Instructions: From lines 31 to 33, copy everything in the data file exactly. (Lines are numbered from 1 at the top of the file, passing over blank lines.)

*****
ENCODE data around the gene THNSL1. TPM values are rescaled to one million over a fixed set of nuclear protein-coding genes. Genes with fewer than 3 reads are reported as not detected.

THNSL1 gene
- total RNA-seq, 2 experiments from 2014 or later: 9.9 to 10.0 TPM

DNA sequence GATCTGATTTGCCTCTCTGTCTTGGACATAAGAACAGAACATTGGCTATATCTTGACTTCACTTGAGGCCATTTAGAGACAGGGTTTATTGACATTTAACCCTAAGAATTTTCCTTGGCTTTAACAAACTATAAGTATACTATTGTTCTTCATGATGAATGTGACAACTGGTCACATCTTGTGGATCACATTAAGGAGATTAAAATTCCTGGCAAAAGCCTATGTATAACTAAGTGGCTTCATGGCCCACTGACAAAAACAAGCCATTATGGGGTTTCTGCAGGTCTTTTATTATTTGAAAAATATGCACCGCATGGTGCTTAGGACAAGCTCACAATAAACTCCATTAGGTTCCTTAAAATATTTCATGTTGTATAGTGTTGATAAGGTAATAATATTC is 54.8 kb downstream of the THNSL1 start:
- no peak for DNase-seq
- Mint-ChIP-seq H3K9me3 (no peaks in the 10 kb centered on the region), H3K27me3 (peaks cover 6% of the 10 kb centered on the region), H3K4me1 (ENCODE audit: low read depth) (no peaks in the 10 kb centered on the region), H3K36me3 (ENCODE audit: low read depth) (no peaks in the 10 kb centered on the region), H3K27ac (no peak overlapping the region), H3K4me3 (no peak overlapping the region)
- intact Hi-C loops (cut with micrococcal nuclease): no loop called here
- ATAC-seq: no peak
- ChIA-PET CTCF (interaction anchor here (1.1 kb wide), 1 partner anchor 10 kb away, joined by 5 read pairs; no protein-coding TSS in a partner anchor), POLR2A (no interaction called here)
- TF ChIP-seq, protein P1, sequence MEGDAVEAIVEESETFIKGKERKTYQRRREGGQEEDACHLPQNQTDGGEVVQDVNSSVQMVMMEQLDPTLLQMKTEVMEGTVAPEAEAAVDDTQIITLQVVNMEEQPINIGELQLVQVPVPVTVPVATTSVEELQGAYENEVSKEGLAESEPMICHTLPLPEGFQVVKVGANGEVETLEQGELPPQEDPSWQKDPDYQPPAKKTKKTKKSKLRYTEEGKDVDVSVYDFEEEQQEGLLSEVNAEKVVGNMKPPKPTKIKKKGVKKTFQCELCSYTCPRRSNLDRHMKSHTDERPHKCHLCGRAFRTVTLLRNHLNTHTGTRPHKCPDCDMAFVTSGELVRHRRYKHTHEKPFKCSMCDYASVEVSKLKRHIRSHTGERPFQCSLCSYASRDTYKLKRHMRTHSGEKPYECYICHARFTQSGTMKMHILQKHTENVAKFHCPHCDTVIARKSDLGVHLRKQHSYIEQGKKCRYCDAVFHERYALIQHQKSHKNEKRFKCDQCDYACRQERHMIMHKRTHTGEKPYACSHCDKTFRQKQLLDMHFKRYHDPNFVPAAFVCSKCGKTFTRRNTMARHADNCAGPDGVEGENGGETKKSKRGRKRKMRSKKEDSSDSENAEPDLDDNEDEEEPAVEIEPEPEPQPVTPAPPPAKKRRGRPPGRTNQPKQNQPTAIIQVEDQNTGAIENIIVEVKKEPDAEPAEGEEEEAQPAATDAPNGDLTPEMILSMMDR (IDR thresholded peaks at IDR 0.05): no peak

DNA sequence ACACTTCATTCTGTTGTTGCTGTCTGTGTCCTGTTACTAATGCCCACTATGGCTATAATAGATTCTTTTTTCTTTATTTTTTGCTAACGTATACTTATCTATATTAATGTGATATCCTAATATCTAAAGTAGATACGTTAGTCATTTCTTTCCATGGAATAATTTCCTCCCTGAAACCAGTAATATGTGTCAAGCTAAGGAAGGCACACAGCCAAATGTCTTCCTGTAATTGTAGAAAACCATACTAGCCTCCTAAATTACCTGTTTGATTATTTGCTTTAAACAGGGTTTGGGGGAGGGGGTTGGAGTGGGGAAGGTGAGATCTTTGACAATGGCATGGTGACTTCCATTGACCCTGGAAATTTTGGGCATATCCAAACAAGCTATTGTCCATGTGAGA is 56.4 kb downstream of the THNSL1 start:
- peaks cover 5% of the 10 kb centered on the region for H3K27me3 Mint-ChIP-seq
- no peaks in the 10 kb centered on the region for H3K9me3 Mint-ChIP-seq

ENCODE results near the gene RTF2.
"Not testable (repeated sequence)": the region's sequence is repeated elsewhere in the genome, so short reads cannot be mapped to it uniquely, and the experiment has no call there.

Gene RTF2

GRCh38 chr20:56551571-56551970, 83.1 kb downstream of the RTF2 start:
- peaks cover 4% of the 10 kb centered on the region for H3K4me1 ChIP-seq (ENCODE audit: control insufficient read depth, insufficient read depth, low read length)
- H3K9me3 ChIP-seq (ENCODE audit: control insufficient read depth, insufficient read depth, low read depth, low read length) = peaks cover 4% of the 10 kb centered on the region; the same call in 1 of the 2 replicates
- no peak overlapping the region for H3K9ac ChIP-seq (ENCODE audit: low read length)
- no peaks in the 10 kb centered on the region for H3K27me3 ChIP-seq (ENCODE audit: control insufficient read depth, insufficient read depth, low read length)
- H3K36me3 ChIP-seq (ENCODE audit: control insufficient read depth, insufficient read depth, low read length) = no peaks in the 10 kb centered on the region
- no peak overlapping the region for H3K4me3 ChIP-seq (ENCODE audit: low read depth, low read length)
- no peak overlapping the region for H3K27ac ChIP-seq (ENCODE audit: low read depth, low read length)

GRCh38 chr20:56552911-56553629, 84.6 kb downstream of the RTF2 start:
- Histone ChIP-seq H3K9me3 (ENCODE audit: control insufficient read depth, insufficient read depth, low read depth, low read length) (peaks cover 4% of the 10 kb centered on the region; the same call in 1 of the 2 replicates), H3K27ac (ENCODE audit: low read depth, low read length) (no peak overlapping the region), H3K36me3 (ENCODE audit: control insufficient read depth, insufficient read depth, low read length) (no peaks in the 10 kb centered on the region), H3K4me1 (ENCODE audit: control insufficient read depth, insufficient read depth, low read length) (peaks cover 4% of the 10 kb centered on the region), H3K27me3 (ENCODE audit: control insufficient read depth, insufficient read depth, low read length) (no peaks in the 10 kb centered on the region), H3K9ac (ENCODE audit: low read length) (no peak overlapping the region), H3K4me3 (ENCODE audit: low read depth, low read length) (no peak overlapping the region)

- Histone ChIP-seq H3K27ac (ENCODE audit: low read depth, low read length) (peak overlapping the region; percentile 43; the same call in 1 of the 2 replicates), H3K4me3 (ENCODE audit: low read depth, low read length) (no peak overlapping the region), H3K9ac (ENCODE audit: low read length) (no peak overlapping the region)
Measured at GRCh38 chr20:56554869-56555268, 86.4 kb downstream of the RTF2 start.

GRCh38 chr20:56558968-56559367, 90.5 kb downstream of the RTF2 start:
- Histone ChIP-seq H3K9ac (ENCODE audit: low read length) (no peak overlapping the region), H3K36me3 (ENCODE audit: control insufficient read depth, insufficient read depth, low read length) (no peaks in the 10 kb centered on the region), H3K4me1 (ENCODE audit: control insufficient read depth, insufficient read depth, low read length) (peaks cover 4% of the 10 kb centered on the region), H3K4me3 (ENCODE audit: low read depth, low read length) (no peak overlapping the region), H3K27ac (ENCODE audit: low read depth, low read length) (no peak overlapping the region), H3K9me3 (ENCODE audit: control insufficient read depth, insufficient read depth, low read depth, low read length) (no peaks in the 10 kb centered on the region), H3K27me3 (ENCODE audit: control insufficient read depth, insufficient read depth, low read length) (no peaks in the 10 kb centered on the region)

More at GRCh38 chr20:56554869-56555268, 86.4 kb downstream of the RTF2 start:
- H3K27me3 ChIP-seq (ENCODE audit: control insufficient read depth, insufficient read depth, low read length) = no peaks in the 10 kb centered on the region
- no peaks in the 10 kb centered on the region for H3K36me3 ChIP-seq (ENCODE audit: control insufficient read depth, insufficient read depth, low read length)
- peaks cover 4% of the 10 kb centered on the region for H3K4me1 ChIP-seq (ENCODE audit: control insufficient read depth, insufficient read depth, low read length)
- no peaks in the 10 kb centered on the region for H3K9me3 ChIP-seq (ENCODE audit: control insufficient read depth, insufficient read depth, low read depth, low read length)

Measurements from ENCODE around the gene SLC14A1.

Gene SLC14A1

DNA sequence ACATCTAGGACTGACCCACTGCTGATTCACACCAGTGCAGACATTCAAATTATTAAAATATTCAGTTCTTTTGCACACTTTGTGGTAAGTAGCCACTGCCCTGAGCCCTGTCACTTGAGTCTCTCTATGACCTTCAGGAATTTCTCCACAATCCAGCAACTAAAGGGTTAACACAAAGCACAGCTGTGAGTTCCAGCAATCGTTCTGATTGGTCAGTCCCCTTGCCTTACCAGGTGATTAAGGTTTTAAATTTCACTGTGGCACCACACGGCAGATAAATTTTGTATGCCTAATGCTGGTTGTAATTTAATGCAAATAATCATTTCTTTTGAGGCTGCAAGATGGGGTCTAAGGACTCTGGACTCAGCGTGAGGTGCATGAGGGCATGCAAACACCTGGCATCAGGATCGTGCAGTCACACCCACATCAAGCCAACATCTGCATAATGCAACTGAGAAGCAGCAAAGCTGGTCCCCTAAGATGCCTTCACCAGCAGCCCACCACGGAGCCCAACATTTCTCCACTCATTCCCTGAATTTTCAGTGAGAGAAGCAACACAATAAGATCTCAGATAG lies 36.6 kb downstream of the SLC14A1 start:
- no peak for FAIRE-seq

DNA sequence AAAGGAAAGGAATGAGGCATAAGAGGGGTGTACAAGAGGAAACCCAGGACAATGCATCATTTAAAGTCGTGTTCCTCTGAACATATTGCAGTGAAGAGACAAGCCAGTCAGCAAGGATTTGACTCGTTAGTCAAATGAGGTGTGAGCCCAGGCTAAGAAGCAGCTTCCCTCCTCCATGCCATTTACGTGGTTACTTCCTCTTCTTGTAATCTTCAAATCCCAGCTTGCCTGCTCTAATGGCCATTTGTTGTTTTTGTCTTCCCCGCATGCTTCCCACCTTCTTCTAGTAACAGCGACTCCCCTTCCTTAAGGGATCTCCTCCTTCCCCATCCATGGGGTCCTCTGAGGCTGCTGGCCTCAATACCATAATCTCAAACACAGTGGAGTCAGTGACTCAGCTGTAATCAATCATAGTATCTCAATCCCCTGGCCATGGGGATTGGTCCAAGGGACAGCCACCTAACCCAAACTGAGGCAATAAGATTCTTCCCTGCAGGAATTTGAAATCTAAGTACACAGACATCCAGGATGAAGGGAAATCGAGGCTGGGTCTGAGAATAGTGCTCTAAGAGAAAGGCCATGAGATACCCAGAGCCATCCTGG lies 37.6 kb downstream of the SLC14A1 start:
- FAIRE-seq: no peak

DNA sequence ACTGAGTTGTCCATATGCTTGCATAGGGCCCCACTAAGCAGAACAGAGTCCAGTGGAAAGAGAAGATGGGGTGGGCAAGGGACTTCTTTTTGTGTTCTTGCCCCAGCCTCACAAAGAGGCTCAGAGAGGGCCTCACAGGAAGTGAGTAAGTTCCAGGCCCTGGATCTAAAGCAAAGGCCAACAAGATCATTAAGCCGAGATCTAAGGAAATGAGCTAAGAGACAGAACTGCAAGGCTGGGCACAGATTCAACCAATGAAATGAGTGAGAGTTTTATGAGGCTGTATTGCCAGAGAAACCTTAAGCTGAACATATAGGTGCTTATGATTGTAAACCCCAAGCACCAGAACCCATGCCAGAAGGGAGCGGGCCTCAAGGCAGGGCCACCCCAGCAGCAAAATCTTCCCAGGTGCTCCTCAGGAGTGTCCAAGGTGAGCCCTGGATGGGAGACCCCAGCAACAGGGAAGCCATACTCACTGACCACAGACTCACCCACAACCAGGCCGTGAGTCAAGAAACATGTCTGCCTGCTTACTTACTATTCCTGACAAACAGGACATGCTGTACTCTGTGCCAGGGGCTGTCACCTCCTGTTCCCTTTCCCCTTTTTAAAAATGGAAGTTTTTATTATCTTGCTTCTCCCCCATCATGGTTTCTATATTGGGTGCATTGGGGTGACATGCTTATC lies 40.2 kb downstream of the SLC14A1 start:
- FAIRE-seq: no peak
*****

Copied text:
More at GRCh38 chr20:56554869-56555268, 86.4 kb downstream of the RTF2 start:
- H3K27me3 ChIP-seq (ENCODE audit: control insufficient read depth, insufficient read depth, low read length) = no peaks in the 10 kb centered on the region
- no peaks in the 10 kb centered on the region for H3K36me3 ChIP-seq (ENCODE audit: control insufficient read depth, insufficient read depth, low read length)